HBI Construction-Coaching Opportunities to Reach Employment

Posted on : February 1, 2012 | post in : Education |Leave a reply |

Home Builders InstituteThe Home Builders Institute (HBI) Construction-Coaching Opportunities to Reach Employment (C-CORE) is an industry-sponsored mentoring program for underserved, at-risk and court involved youth. The program, funded by a three-year grant from the U.S. Department of Justice, aims to match 5,000 youth aged 13 to 18 with more 1,600 industry mentors recruited from home builders associations, NAHB Student Chapters, other business organizations and local communities. The HBI C-CORE program currently is located at 28 sites in 12 states across the country and continues to grow.

The Importance of Mentors An estimated 17.6 million young people experience circumstances that endanger their chances of living up to their full potential. Yet with the support and guidance of caring adults, their odds for eventual success improve. A structured and trusting mentoring relationship can make a big difference in a young person’s life by providing support, counsel, friendship, reinforcement and positive examples.

In addition to creating meaningful peer-relationships, the HBI C-CORE program aims to reduce recidivism and youth involvement in substance abuse, truancy and other high risk behaviors, while improving job placement opportunities and retention rates.

Industry Involvement Through Civic Engagement

HBI mentoring is unique in that it matches youth who are participating in residential construction training programs or interested in the field with mentors from the industry. The goal is to further strengthen young people’s commitment to an eventual career in any aspect of the residential construction industry, from electricians to plumbers to carpenters and real estate agents. As with other HBI programs, the HBI C-CORE program includes student involvement in local industry-focused community service projects that promote leadership development, community attachment and relationship building. Working alongside their mentors in community service clubs, students give back to their communities through projects like building houses for Habitat for Humanity.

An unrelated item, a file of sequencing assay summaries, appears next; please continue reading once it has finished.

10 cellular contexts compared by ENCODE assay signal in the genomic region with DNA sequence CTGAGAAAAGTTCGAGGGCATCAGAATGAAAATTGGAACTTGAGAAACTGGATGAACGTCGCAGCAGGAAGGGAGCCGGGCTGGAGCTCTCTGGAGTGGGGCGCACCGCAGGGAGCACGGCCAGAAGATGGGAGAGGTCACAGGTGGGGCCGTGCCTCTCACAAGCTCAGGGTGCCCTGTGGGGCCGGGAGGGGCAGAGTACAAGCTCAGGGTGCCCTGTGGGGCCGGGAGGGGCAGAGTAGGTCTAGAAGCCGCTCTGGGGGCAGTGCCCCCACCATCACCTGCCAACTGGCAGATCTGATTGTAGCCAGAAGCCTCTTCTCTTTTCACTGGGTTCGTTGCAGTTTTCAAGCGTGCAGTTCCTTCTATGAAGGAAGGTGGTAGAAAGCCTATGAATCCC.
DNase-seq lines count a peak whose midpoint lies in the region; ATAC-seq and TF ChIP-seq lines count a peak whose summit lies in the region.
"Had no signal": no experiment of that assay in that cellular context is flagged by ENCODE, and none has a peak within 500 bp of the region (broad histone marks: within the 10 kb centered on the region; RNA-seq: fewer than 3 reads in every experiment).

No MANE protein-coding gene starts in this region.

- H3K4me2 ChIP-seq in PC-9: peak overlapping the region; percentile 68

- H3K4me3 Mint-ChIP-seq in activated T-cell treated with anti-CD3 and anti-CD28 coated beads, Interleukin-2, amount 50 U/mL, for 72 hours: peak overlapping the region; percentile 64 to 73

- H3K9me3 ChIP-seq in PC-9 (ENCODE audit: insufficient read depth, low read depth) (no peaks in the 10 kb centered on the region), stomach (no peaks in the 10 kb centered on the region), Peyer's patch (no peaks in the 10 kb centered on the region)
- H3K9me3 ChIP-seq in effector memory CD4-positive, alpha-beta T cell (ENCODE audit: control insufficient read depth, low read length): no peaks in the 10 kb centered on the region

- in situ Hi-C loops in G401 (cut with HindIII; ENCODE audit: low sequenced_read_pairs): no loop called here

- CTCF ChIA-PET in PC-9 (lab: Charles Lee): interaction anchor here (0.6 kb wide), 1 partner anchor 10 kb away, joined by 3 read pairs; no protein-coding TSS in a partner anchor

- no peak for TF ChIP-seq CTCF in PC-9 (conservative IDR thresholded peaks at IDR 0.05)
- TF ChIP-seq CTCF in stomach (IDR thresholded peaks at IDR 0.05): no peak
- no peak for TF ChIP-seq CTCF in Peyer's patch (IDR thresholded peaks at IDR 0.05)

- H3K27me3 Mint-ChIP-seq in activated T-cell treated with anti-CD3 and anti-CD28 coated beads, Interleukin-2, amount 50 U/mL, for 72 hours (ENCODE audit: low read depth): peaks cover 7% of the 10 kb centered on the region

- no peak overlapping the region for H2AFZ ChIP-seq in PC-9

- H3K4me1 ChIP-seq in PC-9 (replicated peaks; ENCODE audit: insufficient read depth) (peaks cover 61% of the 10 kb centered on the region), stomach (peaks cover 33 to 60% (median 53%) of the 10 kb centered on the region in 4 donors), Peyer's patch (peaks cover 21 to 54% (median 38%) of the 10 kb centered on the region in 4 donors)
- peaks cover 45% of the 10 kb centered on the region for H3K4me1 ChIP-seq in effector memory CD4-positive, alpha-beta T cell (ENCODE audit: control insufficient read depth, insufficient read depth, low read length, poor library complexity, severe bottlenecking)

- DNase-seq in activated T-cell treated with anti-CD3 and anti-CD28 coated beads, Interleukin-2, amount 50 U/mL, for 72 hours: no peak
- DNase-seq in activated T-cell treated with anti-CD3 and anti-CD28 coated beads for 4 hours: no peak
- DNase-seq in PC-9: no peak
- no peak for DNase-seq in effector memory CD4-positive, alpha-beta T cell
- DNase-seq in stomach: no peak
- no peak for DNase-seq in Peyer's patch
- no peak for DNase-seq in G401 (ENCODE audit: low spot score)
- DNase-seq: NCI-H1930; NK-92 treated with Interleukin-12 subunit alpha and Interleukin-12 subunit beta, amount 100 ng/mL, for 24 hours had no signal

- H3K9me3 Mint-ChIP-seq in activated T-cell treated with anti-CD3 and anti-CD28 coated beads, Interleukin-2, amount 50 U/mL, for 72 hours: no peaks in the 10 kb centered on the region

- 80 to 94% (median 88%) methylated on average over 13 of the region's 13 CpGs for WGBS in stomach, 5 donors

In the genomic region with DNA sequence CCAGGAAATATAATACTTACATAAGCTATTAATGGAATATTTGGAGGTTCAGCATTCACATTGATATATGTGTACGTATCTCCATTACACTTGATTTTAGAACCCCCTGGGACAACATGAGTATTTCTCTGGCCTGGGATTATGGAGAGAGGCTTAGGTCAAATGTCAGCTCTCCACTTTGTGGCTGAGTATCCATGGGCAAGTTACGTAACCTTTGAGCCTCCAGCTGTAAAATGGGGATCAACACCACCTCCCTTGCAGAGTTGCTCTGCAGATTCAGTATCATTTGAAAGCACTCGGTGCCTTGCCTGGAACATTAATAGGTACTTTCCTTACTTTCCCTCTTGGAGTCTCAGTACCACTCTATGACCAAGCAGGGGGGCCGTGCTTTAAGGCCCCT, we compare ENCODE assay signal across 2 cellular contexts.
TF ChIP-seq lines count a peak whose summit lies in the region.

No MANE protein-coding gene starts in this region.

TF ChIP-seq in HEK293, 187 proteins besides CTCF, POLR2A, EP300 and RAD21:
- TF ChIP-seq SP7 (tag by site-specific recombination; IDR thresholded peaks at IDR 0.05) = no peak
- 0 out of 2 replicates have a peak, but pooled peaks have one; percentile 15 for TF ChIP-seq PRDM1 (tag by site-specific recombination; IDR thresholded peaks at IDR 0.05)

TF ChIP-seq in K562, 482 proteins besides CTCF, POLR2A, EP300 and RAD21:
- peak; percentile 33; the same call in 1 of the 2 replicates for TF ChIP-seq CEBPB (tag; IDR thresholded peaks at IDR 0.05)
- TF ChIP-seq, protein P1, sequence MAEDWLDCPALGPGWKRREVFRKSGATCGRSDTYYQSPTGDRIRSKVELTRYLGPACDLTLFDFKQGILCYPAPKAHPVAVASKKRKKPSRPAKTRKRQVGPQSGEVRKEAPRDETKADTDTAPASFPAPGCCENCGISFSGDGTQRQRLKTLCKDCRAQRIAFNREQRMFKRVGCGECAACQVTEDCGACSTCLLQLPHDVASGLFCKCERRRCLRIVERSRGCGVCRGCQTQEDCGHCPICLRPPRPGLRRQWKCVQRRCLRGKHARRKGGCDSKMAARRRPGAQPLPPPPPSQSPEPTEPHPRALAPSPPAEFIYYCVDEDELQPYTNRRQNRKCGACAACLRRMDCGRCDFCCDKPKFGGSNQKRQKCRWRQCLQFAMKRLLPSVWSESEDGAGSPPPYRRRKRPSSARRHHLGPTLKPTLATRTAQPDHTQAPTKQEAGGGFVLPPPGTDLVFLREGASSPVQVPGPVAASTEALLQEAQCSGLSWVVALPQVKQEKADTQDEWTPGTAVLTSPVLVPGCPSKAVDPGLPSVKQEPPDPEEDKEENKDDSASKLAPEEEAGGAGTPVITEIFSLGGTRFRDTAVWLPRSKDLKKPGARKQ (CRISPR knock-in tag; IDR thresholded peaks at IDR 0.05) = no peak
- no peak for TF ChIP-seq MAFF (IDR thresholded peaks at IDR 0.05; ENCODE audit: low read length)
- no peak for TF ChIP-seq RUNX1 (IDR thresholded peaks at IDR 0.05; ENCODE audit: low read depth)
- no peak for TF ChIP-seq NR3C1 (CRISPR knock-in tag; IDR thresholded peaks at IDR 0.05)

Becoming a Mentor

Being a mentor requires a few hours each month, yet makes a huge impact on a young person’s life. There are benefits for mentors too – studies show that mentors gain an increased sense of intrinsic personal and professional satisfaction and enhanced leadership, teaching and communications skills.

Becoming an HBI mentor is a simple process and involves a small time investment. Prospective mentors agree to submit to a background check and commit to spending three hours each month with their mentee. Prior to embarking on a mentoring relationship, mentors receive intensive training that explains their roles and tasks and provides insights about how to build a solid relationship with a young person. Training also covers topics such as effective communication and problem solving.

To find out more about how you can participate, visit www.hbi.org or contact Tadar Muhammad at tmuhammad@hbi.org or 863-557-5054.

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